Bruce Collins, Evangelist

The personal website of Bruce Collins

Meditation for the week of June 18, 2006

Luke 22:19 And he took bread, and gave thanks, and brake it, and gave unto them, saying, This is my body which is given for you: this do in remembrance of me.

One of the most precious things we can do for the Lord is to participate in a communion service where the Lord is memorialized by our eating bread and drinking some wine. Some people think that this can be done individually and that the communion or participation is with the Lord alone. However, in the Bible, this is always done in a congregational setting. While Paul makes it clear that this should not be an actual meal, it is a symbolic meal that we eat together (see 1 Corinthians 11:33).

Christians have different ideas as to what the value of this symbolic meal is. Many think that the bread either becomes or is the actual body of the Lord, and that the wine either becomes or is the actual blood of the Lord. Others see the bread as symbolic of the Lord’s body and the cup as symbolic of the Lord’s blood. I have pondered this issue and feel that there is a good lesson in Bible interpretation here.

We often say that we read the Bible literally. However, that means that we understand any symbolism in the way that the writer intended. The Bible has a lot of poetic language. It uses similes (the man is like a lion) and it uses metaphors (the man is a lion). We can usually tell whether language is poetic by the context. So when we say that we read the Bible literally, we are really saying that we read the Bible trying to understand the literal message of the language which may in fact be symbolic.

When we look at the context of the Lord’s statement, “This is my body,” it could be argued that the bread is actually His body. That would make the bread sacred in some way and it would have value beyond just being a symbolic way of remembering the Lord. However, in the context, with the Lord sitting there in His body, it seems more reasonable that the bread symbolizes His body. Otherwise He would have had two bodies at the Last Supper. Then the bread does not become sacred in the sense that it puts away sin or makes us more holy than we were before we took it. There are some who think that we cannot be saved apart from taking communion. They believe that the bread and wine actually forgive sins. But the Bible makes it clear that we are forgiven because of the value of the actual blood of Christ when we believe in the Lord Himself who died to save us (See Acts 13:38-39). Ceremony cannot save us, only faith in Christ can save us. But the saved have ceremonies that express their worship after they are saved.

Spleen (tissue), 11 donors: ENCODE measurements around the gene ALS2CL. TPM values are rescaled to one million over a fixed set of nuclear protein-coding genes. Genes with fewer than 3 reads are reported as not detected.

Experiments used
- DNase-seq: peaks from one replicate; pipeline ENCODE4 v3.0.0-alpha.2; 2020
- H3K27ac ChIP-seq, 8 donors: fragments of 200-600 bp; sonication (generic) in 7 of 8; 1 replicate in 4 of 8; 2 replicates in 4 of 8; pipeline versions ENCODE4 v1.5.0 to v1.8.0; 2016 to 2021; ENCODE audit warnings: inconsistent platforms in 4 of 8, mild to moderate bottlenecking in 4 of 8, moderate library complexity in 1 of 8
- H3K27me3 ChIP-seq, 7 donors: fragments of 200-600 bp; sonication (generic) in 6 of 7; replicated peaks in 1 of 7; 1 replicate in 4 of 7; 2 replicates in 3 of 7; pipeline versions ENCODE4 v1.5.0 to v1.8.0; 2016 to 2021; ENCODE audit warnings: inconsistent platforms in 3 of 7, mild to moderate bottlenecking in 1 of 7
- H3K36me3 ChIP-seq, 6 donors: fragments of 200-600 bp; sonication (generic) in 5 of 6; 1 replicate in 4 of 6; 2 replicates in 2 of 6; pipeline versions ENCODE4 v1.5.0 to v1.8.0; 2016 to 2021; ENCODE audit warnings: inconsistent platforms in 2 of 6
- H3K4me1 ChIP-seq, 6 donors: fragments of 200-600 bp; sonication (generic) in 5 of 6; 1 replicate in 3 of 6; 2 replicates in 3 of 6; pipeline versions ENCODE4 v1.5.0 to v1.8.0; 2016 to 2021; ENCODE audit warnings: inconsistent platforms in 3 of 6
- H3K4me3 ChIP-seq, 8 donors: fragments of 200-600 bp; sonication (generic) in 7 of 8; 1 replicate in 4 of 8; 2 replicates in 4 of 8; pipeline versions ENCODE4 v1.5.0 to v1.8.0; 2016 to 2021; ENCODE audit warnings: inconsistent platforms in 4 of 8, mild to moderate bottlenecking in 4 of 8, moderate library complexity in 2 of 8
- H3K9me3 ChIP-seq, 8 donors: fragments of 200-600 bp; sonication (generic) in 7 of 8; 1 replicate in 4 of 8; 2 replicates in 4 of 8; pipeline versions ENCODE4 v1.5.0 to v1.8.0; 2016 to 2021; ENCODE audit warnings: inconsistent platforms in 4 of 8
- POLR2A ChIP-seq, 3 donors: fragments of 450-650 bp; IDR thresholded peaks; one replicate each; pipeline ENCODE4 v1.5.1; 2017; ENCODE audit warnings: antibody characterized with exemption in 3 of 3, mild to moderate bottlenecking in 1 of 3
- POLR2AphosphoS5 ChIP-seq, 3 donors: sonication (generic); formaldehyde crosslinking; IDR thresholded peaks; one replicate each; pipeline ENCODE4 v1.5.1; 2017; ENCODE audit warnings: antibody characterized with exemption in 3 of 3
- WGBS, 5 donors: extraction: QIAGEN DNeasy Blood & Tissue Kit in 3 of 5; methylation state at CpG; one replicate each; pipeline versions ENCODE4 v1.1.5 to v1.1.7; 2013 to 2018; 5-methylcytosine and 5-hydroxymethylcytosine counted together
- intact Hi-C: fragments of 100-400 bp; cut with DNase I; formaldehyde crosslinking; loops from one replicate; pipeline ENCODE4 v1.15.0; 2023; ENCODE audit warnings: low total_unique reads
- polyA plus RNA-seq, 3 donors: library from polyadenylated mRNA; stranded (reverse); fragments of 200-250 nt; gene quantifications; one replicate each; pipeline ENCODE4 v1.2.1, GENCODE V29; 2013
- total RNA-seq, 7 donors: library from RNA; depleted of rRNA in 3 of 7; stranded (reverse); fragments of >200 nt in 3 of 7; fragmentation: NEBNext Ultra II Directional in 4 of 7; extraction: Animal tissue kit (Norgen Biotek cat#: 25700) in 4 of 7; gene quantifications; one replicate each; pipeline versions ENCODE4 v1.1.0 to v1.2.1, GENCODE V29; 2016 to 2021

Some feel that John 6 requires us to literally eat the flesh and drink the blood of the Lord to be saved. They feel that taking the communion bread and wine does that if the bread and wine become the body and blood of the Lord. However, the communion service is not mentioned in John 6 starting at verse 47. The statement that is being explained is the statement that believing on the Lord gives us everlasting life. The Lord being bread is compared to the miracle of manna in the wilderness and not to the bread at the Lord’s Supper. So again, context would seem to indicate that we eat the Lord’s body and drink His blood when we trust in Him. That makes Him a part of us in a spiritual sense.

I personally feel the need to be at the Lord’s table partaking of the Lord’s supper as often as possible. I feel that should be a priority in our lives. A wise old preacher told me that he never knew if he held his meetings where the Lord wanted him to hold them or if he visited the people that the Lord wanted him to visit. But he said, “ I know I am in the will of the Lord when I am at His table remembering Him.” He knew that the bread and wine did not save but that they were for the saved. He knew that apart from this simple symbolic meal, we would lose our focus on the Lord and begin to focus on ourselves. We need to understand that this remembrance meal is important, but we also need to understand that it doesn’t save.

Bruce Collins

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